James Macfarlane chats with Dominique Salerno about her debut Fringe show The Box Show, the relationship between creativity and constraint and just what she gets up to in that box.
I'm what would happen if Jack Black and Tina Fey had a baby
Dominique Salerno! How are you?
Hi James! I’m doing well! I’m very excited for my Fringe debut of The Box Show. I’m ready to crawl back into the box and play around with some fun characters.
So, for those of us who aren’t familiar with you, how would you describe yourself?
I’m an actor-writer- comedienne based out of New York City, who has a wicked sense of humour and who is quick to laugh at myself. As an artist, I'm what would happen if Jack Black and Tina Fey had a baby, and then that baby trained in opera and had an obsession with Greek Myths and Aaron Sorkin’s The West Wing. Eclectic, fun, clever, and ridiculous: that’s me.
You’re making your Edinburgh debut this year with The Box Show. What can audiences expect?
Audiences can expect a show that doesn’t take itself too seriously and that keeps things fresh! It’s a one-woman show where I play 25 characters inside of a small box, and it’s a fast paced adrenaline-filled rollercoaster ride. Every time the box doors open, we’re transported to a new reality, and the show embraces all different types of humour. It’s zany, physical, nerdy, wacky, dark, and heartfelt. I hope that audiences can walk away inspired to create within whatever limitations life throws upon us!
Was a run at the Edinburgh Fringe something that was always on your radar?
Yes! Doing my solo show at Edinburgh with the support of the amazing production company Alchemation is truly a dream come true! I always wanted to bring The Box Show across the pond for a full show at this festival, and I’m so grateful that I’m actually doing it this summer. I can’t wait to share my little box show with an international audience and experience the cornucopia of artistic expression at the festival.
You’ve described this show as 'Saturday Night Live but performed by one woman – in a box'. Where did you get all these ideas from and when did the thought of performing in a box come to you?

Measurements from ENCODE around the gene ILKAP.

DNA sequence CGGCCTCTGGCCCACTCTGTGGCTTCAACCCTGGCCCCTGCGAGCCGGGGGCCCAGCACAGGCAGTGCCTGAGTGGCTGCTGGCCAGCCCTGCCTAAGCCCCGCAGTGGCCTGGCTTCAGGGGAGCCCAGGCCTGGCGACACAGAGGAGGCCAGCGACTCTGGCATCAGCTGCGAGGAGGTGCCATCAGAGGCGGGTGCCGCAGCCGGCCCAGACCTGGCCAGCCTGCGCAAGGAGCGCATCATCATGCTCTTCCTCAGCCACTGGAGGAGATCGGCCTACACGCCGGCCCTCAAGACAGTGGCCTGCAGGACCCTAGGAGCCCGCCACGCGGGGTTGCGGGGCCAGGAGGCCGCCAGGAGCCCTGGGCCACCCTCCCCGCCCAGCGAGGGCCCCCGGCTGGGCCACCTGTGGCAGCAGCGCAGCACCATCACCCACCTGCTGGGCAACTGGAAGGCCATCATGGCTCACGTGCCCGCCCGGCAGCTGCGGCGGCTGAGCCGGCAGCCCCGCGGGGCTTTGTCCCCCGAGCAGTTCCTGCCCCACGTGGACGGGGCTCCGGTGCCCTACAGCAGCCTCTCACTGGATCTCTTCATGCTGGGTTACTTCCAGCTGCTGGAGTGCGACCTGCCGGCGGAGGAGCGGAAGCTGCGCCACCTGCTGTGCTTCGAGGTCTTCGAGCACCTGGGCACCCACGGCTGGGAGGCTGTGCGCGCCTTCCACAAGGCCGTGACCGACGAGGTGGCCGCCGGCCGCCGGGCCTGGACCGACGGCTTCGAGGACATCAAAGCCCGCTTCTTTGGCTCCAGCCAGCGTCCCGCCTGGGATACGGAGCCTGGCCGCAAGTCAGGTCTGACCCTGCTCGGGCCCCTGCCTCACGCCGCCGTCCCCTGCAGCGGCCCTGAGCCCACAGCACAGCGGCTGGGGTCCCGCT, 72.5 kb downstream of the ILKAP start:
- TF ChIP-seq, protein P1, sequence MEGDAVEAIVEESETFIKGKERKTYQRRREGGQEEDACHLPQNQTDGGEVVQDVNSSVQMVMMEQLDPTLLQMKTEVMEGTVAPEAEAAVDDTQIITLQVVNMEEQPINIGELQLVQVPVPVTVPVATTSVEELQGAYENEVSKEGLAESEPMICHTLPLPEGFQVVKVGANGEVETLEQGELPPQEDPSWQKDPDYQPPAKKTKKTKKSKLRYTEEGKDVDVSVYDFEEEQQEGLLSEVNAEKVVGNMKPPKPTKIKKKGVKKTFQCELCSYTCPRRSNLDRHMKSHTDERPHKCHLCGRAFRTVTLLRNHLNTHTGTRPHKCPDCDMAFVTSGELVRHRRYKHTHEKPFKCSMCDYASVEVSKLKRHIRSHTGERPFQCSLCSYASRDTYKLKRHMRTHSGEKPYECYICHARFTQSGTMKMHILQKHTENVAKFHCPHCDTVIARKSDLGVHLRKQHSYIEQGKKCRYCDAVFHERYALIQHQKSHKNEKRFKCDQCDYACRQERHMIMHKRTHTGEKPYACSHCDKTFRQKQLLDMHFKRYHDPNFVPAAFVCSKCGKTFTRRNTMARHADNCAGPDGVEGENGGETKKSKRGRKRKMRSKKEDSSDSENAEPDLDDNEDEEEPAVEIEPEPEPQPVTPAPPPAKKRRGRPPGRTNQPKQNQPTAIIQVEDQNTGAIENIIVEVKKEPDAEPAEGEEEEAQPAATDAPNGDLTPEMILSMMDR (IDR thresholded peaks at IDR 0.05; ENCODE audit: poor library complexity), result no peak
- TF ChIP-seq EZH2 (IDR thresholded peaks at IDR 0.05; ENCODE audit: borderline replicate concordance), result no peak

Well, I initially created the show inside of an actual cupboard, so a lot of the inspiration came from those physical limitations. During my MFA program I requested a space to create a solo show, and the room they assigned me had a small AV cabinet in the wall. A few days into the process of making a solo show, I was completely overwhelmed, so I climbed inside the cupboard to think. I started playing around and thought it might be a good way to open the show! The audience could get seated, and then I could pop out! When I showed the idea to my advisor (the incredible Stephen Buescher) he suggested that I do the entire show from inside the cupboard and it was like a firework went off inside my head. Creativity loves constraints! Characters just started pouring out of me. I hauled a mirror into the studio, and started playing around with who could live inside of this box. In two weeks I wrote 45 minutes of material while inside that tiny cupboard. Most of the characters came from improvising what could be possible inside the small space, but a few were written outside of the box and then staged. The guiding principle of my creative process with this show has always been: Why Not? Crawl in there, play, and see what works. There are so many characters that didn’t make it into the show audiences will see in August, and I wish there was a way to include them all! The realities that can exist within the six sides of this box are infinite!
You’ve performed the show extensively in the US. How has the feedback been from audiences prior to this Fringe run?
I have done this show a few times and I have been lucky enough to garner some accolades and awards, but the greatest blessing of the whole experience has been my relationship with the incredible audiences who have supported the show. People have come to see the show multiple times, spread the word, brought friends to see it, donated to fundraising campaigns, sent me encouraging messages, and supported this venture every step of the way. Some people are even coming to Scotland to see it again! Doing a solo show can be a lonely experience. After all, my rehearsal process is me sitting alone in a box talking to myself like a crazy person! The kind words and encouragement from The Box Show community has kept me motivated and hopeful throughout the process, and I’m so deeply grateful for my audiences!
Thanks so much for speaking to me! Finally, do you have any shows that you’re excited to see when you’re in Edinburgh?
I’m really excited to see Hello Kitty Must Die, a dark new musical about smashing stereotypes, Cat Cohen’s new show, and to support the other acts coming from the NYC comedy scene! I’m also really excited to stumble across something new as I’m wandering the streets!